The end of the year is just as crazy for me as it is for everyone else. Last year I began using the Flylady’s Cruise through the Holidays system. This year I decided to add the #Last90Days Challenge. I feel like I should add a little caveat, that I’m not really trying to change my life. I’m honestly very happy. But I’m looking for accountability to help me stay focused on doing some things to care for my health through a busy season.
The entire purpose of the #Last90Days is to finish the year (last 90 days) as though you are starting the New Year. Instead of making resolutions on January 1, you start on October 1. The foundation of the challenge is what Hollis calls her 5 to Thrive.
- Wake up 1 hour earlier and use that time just for yourself.
- Drink 1/2 your body in ounces of water each day.
- Get at least 30 minutes of exercise each day.
- Give up one food you know you shouldn’t be eating.
- Write down at 10 things for which you are grateful each day.
One hour earlier
The reason I wanted to add #Last90Days to my life over the next few months, is really to keep me motivated to get up earlier. This is a struggle for me. I am not a morning person. I tend to stay up late and mindlessly watch Netflix. Is it fun? Sure. Productive? Absolutely not. I am far more productive, and therefore less stressed, by going to bed earlier and rising earlier. But through this busy season I am also committed to NOT sacrificing my rest to this goal. The importance of adequate rest to overall health is far too often overlooked. So if I find that Little Bit and I have a rough night, or travels push bedtime back, I will happily shut off that early alarm and let my body sleep. Remember, my personal goal in all of this is to continue to focus on my health during a busy season.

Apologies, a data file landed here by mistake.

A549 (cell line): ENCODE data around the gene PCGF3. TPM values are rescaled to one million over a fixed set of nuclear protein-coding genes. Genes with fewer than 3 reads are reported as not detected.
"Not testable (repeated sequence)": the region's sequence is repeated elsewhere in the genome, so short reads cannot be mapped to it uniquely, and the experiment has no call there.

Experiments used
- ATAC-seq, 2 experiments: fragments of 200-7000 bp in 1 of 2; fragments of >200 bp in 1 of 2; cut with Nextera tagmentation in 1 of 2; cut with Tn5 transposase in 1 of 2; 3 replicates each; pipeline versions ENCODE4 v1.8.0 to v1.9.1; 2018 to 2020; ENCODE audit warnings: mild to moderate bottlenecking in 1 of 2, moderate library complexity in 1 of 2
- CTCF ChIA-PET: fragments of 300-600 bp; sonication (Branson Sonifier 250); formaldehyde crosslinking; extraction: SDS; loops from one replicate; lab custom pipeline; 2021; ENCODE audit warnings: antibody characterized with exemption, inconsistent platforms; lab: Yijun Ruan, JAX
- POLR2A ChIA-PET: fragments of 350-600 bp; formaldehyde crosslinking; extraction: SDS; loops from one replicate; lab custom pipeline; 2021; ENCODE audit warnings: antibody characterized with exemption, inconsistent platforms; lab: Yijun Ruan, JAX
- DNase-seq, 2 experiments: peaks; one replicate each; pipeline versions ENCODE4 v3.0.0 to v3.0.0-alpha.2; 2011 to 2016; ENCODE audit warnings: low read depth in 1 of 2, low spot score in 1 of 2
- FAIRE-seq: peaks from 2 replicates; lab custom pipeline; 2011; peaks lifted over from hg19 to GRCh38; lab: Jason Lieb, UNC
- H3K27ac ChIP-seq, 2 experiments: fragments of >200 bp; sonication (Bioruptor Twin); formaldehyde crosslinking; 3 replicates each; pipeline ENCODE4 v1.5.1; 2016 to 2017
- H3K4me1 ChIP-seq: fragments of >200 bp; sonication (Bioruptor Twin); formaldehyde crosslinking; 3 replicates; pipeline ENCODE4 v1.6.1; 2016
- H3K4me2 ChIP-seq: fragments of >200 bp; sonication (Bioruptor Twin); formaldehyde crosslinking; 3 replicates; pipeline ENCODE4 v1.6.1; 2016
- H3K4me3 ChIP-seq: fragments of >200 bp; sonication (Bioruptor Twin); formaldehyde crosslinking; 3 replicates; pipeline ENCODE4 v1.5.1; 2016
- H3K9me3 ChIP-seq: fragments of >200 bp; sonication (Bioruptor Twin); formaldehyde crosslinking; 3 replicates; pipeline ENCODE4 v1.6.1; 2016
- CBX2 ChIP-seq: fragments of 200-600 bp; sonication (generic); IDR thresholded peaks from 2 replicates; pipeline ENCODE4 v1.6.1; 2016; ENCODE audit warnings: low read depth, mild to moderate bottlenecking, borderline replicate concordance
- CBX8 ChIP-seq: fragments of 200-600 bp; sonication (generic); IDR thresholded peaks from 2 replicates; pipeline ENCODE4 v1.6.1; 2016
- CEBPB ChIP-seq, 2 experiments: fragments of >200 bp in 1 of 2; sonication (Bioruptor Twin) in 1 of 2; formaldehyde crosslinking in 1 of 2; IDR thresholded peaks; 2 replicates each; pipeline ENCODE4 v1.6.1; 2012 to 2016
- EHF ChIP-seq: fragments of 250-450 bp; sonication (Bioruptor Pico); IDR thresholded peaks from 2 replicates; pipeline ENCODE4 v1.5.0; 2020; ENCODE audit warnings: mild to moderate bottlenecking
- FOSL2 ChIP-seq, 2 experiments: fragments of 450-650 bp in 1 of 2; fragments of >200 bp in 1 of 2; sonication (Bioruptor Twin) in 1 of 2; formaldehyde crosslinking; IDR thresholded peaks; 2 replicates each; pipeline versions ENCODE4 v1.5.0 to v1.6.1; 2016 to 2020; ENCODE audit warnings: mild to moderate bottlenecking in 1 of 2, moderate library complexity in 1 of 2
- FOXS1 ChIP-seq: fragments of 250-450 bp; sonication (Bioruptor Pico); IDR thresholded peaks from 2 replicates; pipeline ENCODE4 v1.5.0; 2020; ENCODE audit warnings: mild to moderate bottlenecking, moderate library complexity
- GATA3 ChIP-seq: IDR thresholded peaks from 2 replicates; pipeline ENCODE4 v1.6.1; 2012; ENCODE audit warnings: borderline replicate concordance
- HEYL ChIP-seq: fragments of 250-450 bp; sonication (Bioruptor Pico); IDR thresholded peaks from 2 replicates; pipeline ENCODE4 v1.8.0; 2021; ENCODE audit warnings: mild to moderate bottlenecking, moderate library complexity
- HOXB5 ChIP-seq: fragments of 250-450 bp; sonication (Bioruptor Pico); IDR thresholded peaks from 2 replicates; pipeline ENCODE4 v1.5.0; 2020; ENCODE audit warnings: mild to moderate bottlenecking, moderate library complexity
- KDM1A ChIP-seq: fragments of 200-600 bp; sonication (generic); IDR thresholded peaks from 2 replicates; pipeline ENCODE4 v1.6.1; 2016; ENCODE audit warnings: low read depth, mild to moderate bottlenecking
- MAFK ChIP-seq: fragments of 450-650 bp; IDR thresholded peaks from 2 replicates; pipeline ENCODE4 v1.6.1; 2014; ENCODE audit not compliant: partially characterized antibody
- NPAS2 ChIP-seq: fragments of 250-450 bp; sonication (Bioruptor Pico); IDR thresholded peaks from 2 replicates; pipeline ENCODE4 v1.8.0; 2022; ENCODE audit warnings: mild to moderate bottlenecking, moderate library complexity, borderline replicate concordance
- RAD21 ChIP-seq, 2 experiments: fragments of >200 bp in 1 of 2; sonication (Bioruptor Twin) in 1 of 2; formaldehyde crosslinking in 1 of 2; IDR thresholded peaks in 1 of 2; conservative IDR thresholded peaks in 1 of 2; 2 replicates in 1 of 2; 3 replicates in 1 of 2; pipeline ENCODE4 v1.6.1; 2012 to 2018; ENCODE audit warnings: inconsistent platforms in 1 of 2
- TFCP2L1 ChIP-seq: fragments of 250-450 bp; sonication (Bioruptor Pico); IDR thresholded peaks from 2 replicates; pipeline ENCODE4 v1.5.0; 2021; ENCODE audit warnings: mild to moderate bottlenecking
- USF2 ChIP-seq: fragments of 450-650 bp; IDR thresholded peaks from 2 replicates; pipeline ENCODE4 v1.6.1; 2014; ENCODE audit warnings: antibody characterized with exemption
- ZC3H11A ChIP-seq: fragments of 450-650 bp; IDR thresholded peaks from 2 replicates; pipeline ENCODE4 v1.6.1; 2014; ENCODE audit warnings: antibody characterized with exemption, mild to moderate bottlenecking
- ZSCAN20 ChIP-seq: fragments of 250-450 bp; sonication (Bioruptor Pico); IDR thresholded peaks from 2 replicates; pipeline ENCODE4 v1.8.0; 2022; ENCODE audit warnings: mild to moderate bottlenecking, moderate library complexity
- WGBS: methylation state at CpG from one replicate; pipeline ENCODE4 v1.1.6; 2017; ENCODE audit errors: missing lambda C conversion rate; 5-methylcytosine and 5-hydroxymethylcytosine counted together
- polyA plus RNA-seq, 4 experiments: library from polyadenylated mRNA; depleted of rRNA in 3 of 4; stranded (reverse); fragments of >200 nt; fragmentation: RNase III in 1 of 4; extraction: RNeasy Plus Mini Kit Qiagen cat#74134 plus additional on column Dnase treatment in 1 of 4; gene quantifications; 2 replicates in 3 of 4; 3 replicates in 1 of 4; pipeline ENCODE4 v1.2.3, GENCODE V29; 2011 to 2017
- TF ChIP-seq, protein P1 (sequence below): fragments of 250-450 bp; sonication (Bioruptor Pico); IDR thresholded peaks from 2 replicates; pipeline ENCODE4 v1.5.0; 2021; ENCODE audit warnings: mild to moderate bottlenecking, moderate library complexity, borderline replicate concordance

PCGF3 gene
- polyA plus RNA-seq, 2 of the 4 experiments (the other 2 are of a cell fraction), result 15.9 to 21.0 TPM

Staying appropriately hydrated is honestly not much of a struggle for me. It is a habit that I have practiced for many years. I blame it on all those years I worked in the hospital. Hospitals are very dry environments. If I didn’t say well hydrated, I dried up like a prune. Super attractive.
I’m going to be completely honest with you though, this goal may not be right for all people. This goal is a great launching point, but don’t be surprised if you need to make adjustments. But how will you know if you need to make adjustments? By the color of your pee. Yep. I went there. Urine should be a light yellow color (think lemonade). If it is essentially clear, you are drinking too much water. If it is dark yellow you need more fluid. There are many factors that play into fluid needs for a person, and some of them are highly variable. But that is a entire blog post topic in and of itself – stay tuned! For now, just know that I’m keeping my stainless steel tumbler close by and full of ice water.
30 minutes of exercise
Movement is an important part of health. But hard core recommendations such as this one can be off-putting, and I’m not a big fan. Not everyone has a body that can handle intense exercise. The attitude of no pain, no gain, is not embraced by most. I am going to be completely transparent right now, I’m not someone who enjoys exercise. I have some back issues that require me to make modifications to my exercise routine. Thankfully, the issues are not so significant that I cannot live a full and normal life, but you won’t find me in crossfit. Years of working with Physical Therapists has taught me that GENTLE movement and my body is a great combination. So Pilates has become my go-to. During busy times, though, the first thing I let slide is gentle exercise. With a goal of caring for myself during the #Last90Days, I’m focusing on taking a brief period of time each day to move my body in a way that leaves me feeling refreshed and renewed, not sore and painful.